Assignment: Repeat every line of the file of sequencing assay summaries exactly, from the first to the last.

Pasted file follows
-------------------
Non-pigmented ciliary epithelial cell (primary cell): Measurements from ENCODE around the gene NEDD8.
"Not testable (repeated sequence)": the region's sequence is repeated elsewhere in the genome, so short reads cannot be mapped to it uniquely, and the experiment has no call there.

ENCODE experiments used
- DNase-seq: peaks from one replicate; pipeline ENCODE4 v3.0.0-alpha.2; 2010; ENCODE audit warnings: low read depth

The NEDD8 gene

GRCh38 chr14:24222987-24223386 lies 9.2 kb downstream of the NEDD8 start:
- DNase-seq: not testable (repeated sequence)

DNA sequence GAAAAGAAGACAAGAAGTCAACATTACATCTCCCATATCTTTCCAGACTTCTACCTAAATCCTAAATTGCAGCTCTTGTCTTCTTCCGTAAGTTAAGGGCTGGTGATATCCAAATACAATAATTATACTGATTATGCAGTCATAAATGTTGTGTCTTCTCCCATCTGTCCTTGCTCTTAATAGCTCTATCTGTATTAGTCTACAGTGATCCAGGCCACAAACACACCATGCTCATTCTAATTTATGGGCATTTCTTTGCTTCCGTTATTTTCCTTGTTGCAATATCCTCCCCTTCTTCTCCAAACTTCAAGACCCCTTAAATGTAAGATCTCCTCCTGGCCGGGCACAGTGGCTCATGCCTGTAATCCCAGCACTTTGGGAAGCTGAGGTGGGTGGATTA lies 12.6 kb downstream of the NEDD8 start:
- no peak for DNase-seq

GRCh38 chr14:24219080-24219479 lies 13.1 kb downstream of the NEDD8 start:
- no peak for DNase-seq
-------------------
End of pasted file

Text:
Non-pigmented ciliary epithelial cell (primary cell): Measurements from ENCODE around the gene NEDD8.
"Not testable (repeated sequence)": the region's sequence is repeated elsewhere in the genome, so short reads cannot be mapped to it uniquely, and the experiment has no call there.

ENCODE experiments used
- DNase-seq: peaks from one replicate; pipeline ENCODE4 v3.0.0-alpha.2; 2010; ENCODE audit warnings: low read depth

The NEDD8 gene

GRCh38 chr14:24222987-24223386 lies 9.2 kb downstream of the NEDD8 start:
- DNase-seq: not testable (repeated sequence)

DNA sequence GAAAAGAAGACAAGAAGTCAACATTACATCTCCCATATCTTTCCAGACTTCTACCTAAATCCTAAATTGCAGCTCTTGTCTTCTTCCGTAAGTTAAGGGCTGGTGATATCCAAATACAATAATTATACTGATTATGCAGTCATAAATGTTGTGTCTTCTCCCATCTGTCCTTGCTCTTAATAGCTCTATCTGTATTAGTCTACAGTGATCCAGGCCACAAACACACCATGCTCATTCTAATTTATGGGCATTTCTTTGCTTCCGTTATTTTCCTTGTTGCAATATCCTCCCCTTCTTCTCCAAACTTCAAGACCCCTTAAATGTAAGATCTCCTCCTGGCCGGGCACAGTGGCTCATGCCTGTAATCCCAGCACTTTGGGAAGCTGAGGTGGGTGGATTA lies 12.6 kb downstream of the NEDD8 start:
- no peak for DNase-seq

GRCh38 chr14:24219080-24219479 lies 13.1 kb downstream of the NEDD8 start:
- no peak for DNase-seq